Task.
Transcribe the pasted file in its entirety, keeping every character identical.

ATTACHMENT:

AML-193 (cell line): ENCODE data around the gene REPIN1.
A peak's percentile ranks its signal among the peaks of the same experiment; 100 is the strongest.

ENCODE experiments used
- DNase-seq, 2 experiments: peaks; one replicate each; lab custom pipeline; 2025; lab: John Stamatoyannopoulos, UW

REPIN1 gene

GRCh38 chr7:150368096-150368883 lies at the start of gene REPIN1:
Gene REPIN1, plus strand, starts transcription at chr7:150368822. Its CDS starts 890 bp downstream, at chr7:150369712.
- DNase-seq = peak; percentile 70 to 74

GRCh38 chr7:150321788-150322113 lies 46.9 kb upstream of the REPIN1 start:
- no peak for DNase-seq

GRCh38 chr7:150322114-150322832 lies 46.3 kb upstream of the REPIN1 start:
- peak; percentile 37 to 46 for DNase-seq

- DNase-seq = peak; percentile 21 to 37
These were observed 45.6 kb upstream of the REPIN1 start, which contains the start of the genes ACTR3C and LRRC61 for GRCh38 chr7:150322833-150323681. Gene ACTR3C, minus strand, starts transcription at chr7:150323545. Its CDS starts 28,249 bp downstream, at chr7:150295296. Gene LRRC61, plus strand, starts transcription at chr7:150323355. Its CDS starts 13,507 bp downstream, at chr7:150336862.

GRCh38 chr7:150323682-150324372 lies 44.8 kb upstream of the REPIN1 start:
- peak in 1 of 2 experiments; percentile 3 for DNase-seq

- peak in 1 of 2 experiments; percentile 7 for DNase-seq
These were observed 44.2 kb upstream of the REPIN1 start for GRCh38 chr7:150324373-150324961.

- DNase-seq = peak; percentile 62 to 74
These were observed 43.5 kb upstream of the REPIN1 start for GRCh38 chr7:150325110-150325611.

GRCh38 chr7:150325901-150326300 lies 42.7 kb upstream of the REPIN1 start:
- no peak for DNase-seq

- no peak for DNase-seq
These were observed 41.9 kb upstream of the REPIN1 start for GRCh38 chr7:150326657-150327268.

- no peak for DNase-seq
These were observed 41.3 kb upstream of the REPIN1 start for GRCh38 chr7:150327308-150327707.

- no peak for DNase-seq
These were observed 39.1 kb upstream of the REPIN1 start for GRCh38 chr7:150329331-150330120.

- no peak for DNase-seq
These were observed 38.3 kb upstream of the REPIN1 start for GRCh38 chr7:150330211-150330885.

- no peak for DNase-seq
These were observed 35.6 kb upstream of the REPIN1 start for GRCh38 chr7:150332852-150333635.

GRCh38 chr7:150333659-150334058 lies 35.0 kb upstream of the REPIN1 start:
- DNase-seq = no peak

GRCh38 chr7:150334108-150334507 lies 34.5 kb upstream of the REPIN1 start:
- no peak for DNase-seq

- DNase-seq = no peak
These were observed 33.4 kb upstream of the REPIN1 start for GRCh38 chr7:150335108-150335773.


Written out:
AML-193 (cell line): ENCODE data around the gene REPIN1.
A peak's percentile ranks its signal among the peaks of the same experiment; 100 is the strongest.

ENCODE experiments used
- DNase-seq, 2 experiments: peaks; one replicate each; lab custom pipeline; 2025; lab: John Stamatoyannopoulos, UW

REPIN1 gene

GRCh38 chr7:150368096-150368883 lies at the start of gene REPIN1:
Gene REPIN1, plus strand, starts transcription at chr7:150368822. Its CDS starts 890 bp downstream, at chr7:150369712.
- DNase-seq = peak; percentile 70 to 74

GRCh38 chr7:150321788-150322113 lies 46.9 kb upstream of the REPIN1 start:
- no peak for DNase-seq

GRCh38 chr7:150322114-150322832 lies 46.3 kb upstream of the REPIN1 start:
- peak; percentile 37 to 46 for DNase-seq

- DNase-seq = peak; percentile 21 to 37
These were observed 45.6 kb upstream of the REPIN1 start, which contains the start of the genes ACTR3C and LRRC61 for GRCh38 chr7:150322833-150323681. Gene ACTR3C, minus strand, starts transcription at chr7:150323545. Its CDS starts 28,249 bp downstream, at chr7:150295296. Gene LRRC61, plus strand, starts transcription at chr7:150323355. Its CDS starts 13,507 bp downstream, at chr7:150336862.

GRCh38 chr7:150323682-150324372 lies 44.8 kb upstream of the REPIN1 start:
- peak in 1 of 2 experiments; percentile 3 for DNase-seq

- peak in 1 of 2 experiments; percentile 7 for DNase-seq
These were observed 44.2 kb upstream of the REPIN1 start for GRCh38 chr7:150324373-150324961.

- DNase-seq = peak; percentile 62 to 74
These were observed 43.5 kb upstream of the REPIN1 start for GRCh38 chr7:150325110-150325611.

GRCh38 chr7:150325901-150326300 lies 42.7 kb upstream of the REPIN1 start:
- no peak for DNase-seq

- no peak for DNase-seq
These were observed 41.9 kb upstream of the REPIN1 start for GRCh38 chr7:150326657-150327268.

- no peak for DNase-seq
These were observed 41.3 kb upstream of the REPIN1 start for GRCh38 chr7:150327308-150327707.

- no peak for DNase-seq
These were observed 39.1 kb upstream of the REPIN1 start for GRCh38 chr7:150329331-150330120.

- no peak for DNase-seq
These were observed 38.3 kb upstream of the REPIN1 start for GRCh38 chr7:150330211-150330885.

- no peak for DNase-seq
These were observed 35.6 kb upstream of the REPIN1 start for GRCh38 chr7:150332852-150333635.

GRCh38 chr7:150333659-150334058 lies 35.0 kb upstream of the REPIN1 start:
- DNase-seq = no peak

GRCh38 chr7:150334108-150334507 lies 34.5 kb upstream of the REPIN1 start:
- no peak for DNase-seq

- DNase-seq = no peak
These were observed 33.4 kb upstream of the REPIN1 start for GRCh38 chr7:150335108-150335773.